Any negative labels placed on a cross-training initiative will have a detrimental effect on its potential success.

Cross-training can be effective in a cost-reduction environment because it operates a continuous production system.

organization. Note, however, that these employees, and others found in the rest of the mill, add congestion to the organizational dynamics of the company by occupying the same job for long periods of time and making it difficult for others to progress to different positions.


For the most part, the cross-training practices at Peace River Pulp are consistent with what is recommended in the literature. Many of the programs were designed to help workers develop a working knowledge of the pulp manufacturing process. This has helped them work effectively with such technology as the Distributed Control System. The company has also focused on training workers with skills that are specific to pulp manufacturing, as recommended in the literature, and it has focused on cross-training in high-turnover departments, to reduce turnover. Furthermore, cross-training has been designed for a minimum-staffed production system, as was suggested in the literature.

Interdepartmental Training

Nevertheless, differences between facility practices and the literature can be found in a few areas. For instance, there is not a significant amount of interdepartmental cross-training at Peace River Pulp, even though the company needs the improved trouble-shooting skills that interdepartmental cross-training can produce. Both management and the workers have resisted interdepartmental cross-training out of a common belief that any attempt to com- bine the duties of different departments in cross-training initiatives would ultimately fail.

Continuous Production

Many of the ways in which Peace River Pulp has departed from the recommendations of the literature have been for the better, however. As noted, the company has found that cross-training can be effective in a cost-reduction environment because it operates a con- tinuous production system, while many of the cross-training programs studied in the lit- erature pertained to batch-production systems, such as automotive manufacturing. In such industries, a Tayloristic strategy is very efficient at promoting cost-reduction, because jobs can be broken down into simple, mundane tasks. Hence, companies that use cross- training in any batch-production industry will have the burden of extra labour costs in comparison to other companies that follow Tayloristic cost-reduction strategies. A Tayloristic strategy is not viable in a continuous production system since most work- ers are responsible for monitoring the production process, not actually manufacturing specific parts. Hence, it is very difficult to divide jobs into individual units. In continuous production, the more knowledgeable the workers are, the more proficient they become. For example, as mentioned, interdepartmental cross-training can improve trouble-shoot- ing skills, which are essential for reducing costs in a continuous production system.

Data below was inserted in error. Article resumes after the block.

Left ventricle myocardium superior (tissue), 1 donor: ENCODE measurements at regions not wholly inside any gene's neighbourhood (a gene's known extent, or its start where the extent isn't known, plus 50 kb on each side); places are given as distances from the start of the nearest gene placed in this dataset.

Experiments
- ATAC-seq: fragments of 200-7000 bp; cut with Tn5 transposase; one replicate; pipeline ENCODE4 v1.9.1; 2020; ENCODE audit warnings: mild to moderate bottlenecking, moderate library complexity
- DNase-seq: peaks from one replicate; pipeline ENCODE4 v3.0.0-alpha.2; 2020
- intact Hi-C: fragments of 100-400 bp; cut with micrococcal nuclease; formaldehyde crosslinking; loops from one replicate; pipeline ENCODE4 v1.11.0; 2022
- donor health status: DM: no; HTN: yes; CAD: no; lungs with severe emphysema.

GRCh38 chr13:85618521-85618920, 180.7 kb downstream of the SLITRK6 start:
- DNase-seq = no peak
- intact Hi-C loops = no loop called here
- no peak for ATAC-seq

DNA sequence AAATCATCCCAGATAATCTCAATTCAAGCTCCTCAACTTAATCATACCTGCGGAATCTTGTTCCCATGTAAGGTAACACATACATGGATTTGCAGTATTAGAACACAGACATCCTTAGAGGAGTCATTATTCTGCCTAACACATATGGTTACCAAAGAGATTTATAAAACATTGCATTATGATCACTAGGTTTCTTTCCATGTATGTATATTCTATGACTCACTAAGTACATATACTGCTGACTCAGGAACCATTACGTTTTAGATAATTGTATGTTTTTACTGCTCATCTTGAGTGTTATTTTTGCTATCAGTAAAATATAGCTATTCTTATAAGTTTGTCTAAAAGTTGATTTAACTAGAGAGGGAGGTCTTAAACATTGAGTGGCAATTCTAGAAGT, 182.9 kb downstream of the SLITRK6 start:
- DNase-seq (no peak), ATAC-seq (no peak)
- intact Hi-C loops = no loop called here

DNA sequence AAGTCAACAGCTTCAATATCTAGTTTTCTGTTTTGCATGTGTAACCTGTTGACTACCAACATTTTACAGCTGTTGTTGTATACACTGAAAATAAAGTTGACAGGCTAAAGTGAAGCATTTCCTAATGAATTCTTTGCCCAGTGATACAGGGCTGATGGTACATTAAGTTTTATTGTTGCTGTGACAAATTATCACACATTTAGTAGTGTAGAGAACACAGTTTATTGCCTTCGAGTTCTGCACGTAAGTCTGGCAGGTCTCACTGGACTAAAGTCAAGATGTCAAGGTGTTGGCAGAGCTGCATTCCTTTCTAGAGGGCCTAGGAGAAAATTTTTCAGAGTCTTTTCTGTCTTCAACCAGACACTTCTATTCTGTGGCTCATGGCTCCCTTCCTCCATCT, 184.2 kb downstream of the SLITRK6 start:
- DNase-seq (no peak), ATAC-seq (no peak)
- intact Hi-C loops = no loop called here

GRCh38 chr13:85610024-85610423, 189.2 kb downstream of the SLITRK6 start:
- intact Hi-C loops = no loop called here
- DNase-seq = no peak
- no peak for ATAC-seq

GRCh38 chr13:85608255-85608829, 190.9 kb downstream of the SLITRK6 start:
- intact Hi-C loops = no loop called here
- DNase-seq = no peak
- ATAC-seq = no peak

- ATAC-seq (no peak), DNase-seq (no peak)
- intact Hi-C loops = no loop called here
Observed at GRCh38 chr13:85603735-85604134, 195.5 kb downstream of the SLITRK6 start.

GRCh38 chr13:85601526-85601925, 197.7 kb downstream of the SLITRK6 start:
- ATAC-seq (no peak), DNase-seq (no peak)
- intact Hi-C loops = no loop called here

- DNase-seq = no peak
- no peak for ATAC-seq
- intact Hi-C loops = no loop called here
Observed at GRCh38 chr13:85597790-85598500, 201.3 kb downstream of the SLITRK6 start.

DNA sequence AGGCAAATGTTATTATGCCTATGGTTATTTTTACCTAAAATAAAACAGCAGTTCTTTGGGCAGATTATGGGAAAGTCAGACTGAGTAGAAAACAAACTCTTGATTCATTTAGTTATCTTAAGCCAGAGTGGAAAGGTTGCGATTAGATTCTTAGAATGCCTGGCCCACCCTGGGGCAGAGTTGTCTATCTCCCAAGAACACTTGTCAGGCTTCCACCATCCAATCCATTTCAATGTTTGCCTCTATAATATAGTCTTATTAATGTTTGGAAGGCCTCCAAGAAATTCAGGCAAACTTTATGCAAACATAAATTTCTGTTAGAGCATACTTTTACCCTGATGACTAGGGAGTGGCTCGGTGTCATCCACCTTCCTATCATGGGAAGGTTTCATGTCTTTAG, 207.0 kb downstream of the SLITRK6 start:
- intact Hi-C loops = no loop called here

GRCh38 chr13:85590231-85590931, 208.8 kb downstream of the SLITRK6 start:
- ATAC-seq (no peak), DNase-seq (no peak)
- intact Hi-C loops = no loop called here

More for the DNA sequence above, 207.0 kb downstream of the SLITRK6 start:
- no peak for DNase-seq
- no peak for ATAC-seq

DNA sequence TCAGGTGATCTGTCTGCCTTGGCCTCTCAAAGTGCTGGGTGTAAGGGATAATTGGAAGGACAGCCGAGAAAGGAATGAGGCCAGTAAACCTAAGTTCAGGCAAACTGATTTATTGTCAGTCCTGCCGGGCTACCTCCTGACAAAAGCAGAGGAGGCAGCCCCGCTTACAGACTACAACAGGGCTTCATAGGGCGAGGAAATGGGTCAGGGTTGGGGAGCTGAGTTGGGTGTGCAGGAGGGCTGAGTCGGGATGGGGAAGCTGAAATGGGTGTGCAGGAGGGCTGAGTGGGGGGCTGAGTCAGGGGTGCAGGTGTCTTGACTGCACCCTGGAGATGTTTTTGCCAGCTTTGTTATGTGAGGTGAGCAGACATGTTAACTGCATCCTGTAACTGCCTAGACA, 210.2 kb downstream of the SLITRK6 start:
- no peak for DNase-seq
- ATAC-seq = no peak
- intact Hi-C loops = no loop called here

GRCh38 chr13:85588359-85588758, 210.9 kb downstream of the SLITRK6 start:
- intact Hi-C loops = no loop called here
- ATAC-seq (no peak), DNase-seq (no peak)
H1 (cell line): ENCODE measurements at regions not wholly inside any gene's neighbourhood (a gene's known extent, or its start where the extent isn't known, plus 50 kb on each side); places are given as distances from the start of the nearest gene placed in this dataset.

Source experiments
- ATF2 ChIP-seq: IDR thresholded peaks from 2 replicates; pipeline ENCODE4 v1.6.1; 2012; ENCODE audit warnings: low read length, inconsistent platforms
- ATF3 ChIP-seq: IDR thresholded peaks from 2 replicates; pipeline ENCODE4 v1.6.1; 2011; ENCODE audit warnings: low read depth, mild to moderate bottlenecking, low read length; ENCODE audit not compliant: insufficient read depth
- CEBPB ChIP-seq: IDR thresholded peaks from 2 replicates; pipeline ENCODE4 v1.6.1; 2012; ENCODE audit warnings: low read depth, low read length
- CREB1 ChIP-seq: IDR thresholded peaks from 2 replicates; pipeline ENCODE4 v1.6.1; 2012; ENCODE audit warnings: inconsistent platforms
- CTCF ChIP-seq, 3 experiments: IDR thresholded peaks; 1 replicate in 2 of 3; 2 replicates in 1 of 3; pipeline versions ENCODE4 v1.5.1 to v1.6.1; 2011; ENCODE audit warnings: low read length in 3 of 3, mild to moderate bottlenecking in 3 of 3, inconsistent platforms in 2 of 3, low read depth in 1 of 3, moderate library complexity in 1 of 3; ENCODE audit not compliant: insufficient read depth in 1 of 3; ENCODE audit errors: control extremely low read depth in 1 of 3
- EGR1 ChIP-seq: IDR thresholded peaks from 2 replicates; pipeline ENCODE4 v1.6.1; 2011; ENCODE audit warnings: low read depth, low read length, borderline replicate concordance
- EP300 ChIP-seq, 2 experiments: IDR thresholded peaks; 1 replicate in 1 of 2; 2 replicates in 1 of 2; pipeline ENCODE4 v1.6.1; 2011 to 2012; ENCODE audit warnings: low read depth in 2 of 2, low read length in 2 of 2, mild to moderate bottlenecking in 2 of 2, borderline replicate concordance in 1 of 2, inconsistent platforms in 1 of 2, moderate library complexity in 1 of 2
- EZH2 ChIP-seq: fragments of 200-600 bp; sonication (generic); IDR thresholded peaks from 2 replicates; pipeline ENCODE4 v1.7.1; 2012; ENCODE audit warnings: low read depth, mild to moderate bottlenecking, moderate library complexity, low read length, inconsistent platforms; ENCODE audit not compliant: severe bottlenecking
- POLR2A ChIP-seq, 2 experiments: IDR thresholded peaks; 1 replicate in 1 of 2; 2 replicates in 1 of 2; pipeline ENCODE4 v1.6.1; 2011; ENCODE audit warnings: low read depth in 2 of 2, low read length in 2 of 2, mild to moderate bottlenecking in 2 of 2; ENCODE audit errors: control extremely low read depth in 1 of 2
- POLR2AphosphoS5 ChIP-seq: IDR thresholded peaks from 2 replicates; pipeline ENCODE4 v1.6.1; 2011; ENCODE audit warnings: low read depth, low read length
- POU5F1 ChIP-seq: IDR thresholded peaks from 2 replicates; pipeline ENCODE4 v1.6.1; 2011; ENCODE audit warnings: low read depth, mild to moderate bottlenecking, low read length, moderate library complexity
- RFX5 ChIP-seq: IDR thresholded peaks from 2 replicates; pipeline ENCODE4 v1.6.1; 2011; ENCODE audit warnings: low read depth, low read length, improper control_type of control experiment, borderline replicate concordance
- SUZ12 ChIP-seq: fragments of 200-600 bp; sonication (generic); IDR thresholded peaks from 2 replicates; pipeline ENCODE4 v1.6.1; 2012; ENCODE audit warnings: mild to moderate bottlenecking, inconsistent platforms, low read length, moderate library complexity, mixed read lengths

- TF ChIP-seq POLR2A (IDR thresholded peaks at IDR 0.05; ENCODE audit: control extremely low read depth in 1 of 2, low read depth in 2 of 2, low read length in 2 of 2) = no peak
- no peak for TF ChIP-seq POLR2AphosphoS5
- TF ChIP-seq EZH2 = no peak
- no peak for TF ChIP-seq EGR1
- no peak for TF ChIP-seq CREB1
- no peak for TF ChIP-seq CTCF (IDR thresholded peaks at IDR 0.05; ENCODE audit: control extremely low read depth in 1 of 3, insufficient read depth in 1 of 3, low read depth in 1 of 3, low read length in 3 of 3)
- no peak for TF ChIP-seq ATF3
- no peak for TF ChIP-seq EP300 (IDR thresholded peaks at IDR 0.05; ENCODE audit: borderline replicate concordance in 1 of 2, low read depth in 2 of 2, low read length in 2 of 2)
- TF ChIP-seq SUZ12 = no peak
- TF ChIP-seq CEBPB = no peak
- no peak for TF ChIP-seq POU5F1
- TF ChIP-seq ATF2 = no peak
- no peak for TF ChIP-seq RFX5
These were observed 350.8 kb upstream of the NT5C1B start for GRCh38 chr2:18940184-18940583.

Skill-Based versus Performance-Based Pay

While the literature recommends a pay-for-knowledge system, in many instances the company chose the Hay Scale, which is a performance-based system. This was not a problem, however, since both employees and management mentioned that the benefit of working within the cross-training programs was the experience that was provided, not the increased monetary incentives.